...who has a Ph.D in meteorology. *Read what the man says.* He *used to be* a doubter.
Not a meteorologist, but one of our better (and more entertaining) science communicators:
<http://www.slate.com/blogs/bad_astronomy/2014/05/06/national_climate _assessment_report_details_impacts_of_global_warming_on.html> As regards heirloom tomatoes, they may be somewhat less reliable producers, but deliver a range of colors, textures, and flavors that you can not get with the more modern hybrids.
For guaranteed production for canning and drying, I grow the best modern hybrids. My cherry tomatoes are modern hybrids. (I dry a lot of tomatoes and dried cherry tomatoes are great for snacks in the off-season.)
But the bulk of my fresh-eating tomatoes are heirlooms.
--
Pat in Plymouth MI

"Yes, swooping is bad."
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On Monday, July 14, 2014 8:09:45 AM UTC-7, Pat Kiewicz wrote:

2. Possibly indiscreet q: What does your .sig mean? If private, je comprends.
3. I'm being tugged from all sides re: trying heirlooms again. Not the biggest decision I'll ever make -- but the small ones have always been the hardest! You should see me confronted with one of those BIG restaurant menus...<g>
HB
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On 07/14/2014 08:09 AM, Pat Kiewicz wrote:

Hi Pat,
None of their predictions are have come to pass. They have been caught cheating. Their "models" couldn't predict the sun rising in the east. They refuse to listen to alternative investigation. Some have even lost their jobs for their differing opinions. This isn't science. This is politics/religion.
Have you ever been in the military? Politics rule the roost. Don't think women pull their weight on deployment? Keep your mouth shut or you will be busted for it. Seriously.
My wife is a vet and you should hear the stories of the women goofing off on deployment. She was appreciated by all the guys as she actually jumped in with them and pitched camouflage and the rest, rather than run and hide. The only female that did such. She took her duty seriously. The others did not. Any one trying to get the rest of the females to do their duty would have been busted. It is not politically correct. You keep your mouth shut and tow the line.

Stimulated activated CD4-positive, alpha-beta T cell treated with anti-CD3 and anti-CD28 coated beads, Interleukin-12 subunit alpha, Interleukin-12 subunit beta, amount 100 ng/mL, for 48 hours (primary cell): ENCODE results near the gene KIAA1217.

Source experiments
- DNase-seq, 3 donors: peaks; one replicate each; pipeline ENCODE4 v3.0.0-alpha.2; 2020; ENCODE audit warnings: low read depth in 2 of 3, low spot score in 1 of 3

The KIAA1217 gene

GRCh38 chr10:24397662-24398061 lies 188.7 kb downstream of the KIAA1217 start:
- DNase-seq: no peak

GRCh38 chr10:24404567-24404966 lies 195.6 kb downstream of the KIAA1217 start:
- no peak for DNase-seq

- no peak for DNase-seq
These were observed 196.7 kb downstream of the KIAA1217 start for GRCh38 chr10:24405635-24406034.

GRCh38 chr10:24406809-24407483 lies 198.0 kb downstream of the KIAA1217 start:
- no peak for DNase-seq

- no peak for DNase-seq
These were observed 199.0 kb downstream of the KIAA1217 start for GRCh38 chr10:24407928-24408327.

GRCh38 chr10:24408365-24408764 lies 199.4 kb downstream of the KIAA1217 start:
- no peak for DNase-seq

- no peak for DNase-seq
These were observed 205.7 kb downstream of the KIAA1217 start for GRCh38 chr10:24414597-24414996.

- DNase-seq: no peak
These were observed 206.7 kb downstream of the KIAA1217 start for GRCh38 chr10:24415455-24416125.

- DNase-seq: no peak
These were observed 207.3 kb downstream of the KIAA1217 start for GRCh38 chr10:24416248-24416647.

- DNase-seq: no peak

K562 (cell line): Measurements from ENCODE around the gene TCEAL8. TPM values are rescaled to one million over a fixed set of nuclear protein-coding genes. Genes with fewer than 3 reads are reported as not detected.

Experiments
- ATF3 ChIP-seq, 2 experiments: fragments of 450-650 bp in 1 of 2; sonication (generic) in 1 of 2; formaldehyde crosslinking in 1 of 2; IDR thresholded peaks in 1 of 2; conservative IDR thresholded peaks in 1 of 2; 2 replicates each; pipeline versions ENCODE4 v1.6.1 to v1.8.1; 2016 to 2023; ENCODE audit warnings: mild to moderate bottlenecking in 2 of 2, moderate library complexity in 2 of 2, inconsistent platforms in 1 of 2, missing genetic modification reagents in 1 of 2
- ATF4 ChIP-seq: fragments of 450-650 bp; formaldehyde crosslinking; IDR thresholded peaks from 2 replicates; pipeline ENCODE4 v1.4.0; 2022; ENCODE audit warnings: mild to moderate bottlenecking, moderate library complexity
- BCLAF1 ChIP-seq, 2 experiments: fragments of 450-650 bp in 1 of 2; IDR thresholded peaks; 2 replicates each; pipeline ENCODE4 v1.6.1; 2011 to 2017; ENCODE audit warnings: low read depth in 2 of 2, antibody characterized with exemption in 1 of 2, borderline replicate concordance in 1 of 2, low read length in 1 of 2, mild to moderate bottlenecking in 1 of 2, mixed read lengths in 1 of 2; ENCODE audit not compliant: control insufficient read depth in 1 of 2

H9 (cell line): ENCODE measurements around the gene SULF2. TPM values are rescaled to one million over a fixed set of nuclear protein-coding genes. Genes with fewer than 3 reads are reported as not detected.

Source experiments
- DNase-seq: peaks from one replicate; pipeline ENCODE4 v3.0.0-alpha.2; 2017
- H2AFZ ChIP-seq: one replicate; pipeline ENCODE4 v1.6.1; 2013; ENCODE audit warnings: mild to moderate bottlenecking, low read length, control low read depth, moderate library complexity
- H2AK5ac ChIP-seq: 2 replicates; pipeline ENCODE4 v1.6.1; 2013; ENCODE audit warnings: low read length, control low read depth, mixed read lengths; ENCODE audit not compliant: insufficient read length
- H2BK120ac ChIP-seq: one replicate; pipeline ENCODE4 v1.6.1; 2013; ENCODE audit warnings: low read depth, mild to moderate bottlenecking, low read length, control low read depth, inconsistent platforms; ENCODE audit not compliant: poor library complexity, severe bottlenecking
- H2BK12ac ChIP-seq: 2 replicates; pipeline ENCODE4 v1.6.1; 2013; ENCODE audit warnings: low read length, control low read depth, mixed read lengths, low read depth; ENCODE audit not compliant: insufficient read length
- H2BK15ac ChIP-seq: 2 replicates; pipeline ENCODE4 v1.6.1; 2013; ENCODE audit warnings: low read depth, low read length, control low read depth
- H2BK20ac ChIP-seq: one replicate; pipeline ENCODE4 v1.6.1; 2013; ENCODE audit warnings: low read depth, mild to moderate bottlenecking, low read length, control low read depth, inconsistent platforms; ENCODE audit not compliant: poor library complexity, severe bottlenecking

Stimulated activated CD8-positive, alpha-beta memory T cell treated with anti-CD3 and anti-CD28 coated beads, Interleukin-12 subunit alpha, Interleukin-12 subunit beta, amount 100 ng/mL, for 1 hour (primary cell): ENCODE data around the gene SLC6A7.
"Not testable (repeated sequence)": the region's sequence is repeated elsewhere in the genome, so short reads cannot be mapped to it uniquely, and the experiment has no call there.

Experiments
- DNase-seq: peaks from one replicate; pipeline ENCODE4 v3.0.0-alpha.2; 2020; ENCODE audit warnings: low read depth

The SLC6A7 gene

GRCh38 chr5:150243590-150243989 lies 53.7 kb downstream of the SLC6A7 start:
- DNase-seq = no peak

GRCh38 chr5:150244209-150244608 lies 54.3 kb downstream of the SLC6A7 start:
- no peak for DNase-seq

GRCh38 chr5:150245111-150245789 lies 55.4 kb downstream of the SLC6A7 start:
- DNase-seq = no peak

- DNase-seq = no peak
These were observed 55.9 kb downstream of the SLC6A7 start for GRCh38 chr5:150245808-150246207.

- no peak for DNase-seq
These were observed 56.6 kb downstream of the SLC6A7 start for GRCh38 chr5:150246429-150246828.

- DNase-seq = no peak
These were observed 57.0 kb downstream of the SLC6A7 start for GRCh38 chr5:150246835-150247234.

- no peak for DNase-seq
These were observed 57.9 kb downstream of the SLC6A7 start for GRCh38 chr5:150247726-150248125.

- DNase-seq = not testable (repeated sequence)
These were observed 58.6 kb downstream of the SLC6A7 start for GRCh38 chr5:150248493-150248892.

Don't trust anything where your job depends on totting a political line. And Global Warming is a political agenda. NASA included on this one.
By the way "doubter" is a religious term. If the warming crowd had anything, they would not resort to religious axioms and political correctness.
Think of the Military or any other government study as an "industry funded" study. The results are often predetermined. Look at such with a gimlet eye.
The earth is not warming, sea level are not rising, and on and on and so forth. We need to get this out of the realm of politics/religion and back into the realm of science.
-T
By the way, taking women on deployment is like taking your wife camping. And, yes, were I still in the military, I would have been busted for that comment.
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You are incorribile
<Plonk> D
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On 07/14/2014 03:39 PM, David Hare-Scott wrote:

True enough